I did find in my original research that there was a definite rise in the number of good fish caught just after the First Quarter. This was mirrored by my observations of fish that I had caught from the Bristol Avon. Armed with that knowledge, I tried to use it improve my catches. I had booked some time off work in early November that coincided with the days after the First Quarter. The river had been up after some heavy rain and a mild spell and was just dropping back. I was chomping at the bit to go as the Moon Phase was FQ+3 (three days after First Quarter), when a large obstacle was placed in my path. My daughter had a dancing lesson that evening but if I went fishing, it would mean that ‘She, the one who wears the trousers’ would have to take my four year old son as well and he used to play up with all those girls to show off to. (I taken them a few weeks ago and it wasn’t a great deal of fun!). Undeterred, I offered to look after him and go fishing when they came back. I packed the car in the afternoon and the second they came through the front door, I was out the back! I didn’t get to the river until 7 p.m. and it had been dark for a few hours but I wasn’t deterred. I had already looked up the ‘Moon Times’ for the day and High Point of the moon at Bath was at 21:03 hrs, which according to the Theory was a good time to catch. I fished six swims in rotation with a large lump of curried luncheon meat, staying in each for only about five minutes before moving on. I threw some soaked trout pellets in the swims after leaving to prime it for the next visit. I cast into one of my favourite swims that entailed an upstream cast and the bait came to settle directly opposite me a few rod lengths out. After a couple of minutes, I had a very tentative bite as the tension on the line increased slightly and I struck into a good fish that tore off. I don’t play fish lightly and she was soon in the net. I looked at my watch to record the time, it was virtually 9 O’clock and I recorded 20:55 hrs as the hooking time. I weighed the fish and found it was a pleasing 10 lb 11 oz. I have found that after playing one fish, swims normally die for a bit so I had no hesitation in moving. It was about an hour later that I was back in the original swim and I had a near identical line tightening bite and another barbel was soon fighting a losing battle. That fish was caught at 22:10 hrs, only about an hour after the High Point of the moon. That fish was even bigger at 11 lb 6 oz. Despite staying until after midnight, I couldn’t get another bite. I still try to get out on similar moon nights and I know that my catches show a higher success rate than would normally be expected.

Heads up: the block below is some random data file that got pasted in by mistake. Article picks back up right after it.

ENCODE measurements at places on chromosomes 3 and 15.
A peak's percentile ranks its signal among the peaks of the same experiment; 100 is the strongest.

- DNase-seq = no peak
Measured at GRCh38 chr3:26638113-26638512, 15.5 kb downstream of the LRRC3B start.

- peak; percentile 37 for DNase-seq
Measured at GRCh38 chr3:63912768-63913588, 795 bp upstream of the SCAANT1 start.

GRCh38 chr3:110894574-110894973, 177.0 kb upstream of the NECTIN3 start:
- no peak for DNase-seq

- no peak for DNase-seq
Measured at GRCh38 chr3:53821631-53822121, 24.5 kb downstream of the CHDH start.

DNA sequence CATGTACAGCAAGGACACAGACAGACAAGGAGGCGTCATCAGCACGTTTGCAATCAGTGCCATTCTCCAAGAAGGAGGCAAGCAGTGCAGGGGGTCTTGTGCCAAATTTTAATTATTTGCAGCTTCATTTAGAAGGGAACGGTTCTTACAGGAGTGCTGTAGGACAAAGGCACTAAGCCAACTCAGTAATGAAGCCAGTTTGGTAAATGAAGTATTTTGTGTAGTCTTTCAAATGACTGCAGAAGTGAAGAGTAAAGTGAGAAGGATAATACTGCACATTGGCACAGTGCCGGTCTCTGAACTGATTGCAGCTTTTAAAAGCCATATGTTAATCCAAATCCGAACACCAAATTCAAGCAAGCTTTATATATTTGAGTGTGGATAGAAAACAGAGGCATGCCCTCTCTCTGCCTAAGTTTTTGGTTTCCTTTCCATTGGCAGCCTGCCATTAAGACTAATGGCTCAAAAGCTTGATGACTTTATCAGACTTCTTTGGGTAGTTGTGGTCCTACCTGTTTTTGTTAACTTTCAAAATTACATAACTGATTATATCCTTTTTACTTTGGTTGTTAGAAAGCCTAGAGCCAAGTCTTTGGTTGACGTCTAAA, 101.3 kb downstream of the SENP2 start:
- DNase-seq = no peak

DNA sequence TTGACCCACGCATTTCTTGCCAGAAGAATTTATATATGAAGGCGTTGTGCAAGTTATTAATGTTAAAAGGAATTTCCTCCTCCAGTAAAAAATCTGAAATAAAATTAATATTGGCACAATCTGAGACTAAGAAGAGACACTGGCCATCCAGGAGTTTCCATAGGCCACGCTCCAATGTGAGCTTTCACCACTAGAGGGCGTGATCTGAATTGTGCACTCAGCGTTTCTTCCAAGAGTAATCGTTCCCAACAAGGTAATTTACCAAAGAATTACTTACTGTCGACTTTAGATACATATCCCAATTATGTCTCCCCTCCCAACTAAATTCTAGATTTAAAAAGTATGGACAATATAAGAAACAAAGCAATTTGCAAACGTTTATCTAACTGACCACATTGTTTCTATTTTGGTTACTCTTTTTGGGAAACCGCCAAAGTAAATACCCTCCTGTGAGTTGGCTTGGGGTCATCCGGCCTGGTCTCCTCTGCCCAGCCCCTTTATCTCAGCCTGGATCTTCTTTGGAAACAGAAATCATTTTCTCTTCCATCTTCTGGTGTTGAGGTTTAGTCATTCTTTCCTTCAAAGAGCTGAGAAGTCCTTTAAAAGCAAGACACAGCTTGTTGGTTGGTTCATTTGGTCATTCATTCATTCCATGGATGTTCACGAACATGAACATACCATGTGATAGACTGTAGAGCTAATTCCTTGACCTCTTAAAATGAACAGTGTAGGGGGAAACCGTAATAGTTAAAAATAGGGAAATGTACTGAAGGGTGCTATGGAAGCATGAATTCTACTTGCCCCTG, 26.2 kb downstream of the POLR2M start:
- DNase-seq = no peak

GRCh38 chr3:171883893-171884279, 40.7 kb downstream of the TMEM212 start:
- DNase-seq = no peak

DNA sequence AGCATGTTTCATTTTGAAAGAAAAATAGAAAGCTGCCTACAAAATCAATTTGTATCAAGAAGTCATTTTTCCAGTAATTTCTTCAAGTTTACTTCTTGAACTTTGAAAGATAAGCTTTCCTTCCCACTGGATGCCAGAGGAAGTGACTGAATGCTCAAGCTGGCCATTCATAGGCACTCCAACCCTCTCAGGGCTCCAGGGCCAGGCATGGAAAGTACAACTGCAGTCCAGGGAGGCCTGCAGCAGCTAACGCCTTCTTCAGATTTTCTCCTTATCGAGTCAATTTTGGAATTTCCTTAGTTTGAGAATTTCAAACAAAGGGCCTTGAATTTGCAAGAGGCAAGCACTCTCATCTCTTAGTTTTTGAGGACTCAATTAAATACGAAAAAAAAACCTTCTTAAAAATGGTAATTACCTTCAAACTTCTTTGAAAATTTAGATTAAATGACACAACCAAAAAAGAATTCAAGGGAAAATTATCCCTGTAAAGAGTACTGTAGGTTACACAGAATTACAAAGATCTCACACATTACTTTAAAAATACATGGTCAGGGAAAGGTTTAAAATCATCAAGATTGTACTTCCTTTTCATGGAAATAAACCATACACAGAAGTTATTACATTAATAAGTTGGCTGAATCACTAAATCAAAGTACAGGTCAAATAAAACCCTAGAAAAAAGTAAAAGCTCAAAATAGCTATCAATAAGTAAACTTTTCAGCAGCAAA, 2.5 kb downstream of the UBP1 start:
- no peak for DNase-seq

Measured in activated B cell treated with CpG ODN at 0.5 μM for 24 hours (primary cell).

Another time it came right was the day the Barbel Catchers Club have an annual fish-in and this time it was on the Wye. Unfortunately fish-in’s aren't always the most productive days to catch and so to maximise my chances of catching, myself and John Costello decided to fish the Severn on the way for a few hours before moving onto the more social side a bit later. The moon day was LQ+2 (two days after the Last Quarter) and I had already found out that the moon would be at the High Point at 08:15 hrs at Worcester. We arranged to meet at 7:30 hrs but when I got to the car park at 7 a.m., John was already there! John had already had a few and caught five fish in a couple of hours. I had a fish at 08:25 hrs on the pellet feeder that went 11lb 10oz. The following morning, fellow club member Richard Donnelly decided to fish the Severn on the way home and had a 12lb 8oz at 09:30 hrs. Considering that the moon rises approximately 50 minutes later every day, that was another example that the moon may trigger a feeding response.

It’s easy to pinpoint one or two fish that seem to prove the Theory but I would be the first to admit that there are countless others that don’t come anywhere near a moon time. However to claim that the Solunar Theory is totally flawed, is in my opinion, a bit blinkered. I have heard a lot of anglers spouting that it’s complete rubbish and that’s their prerogative but if some opened their minds, perhaps they too could tip the odds of catching in their favour.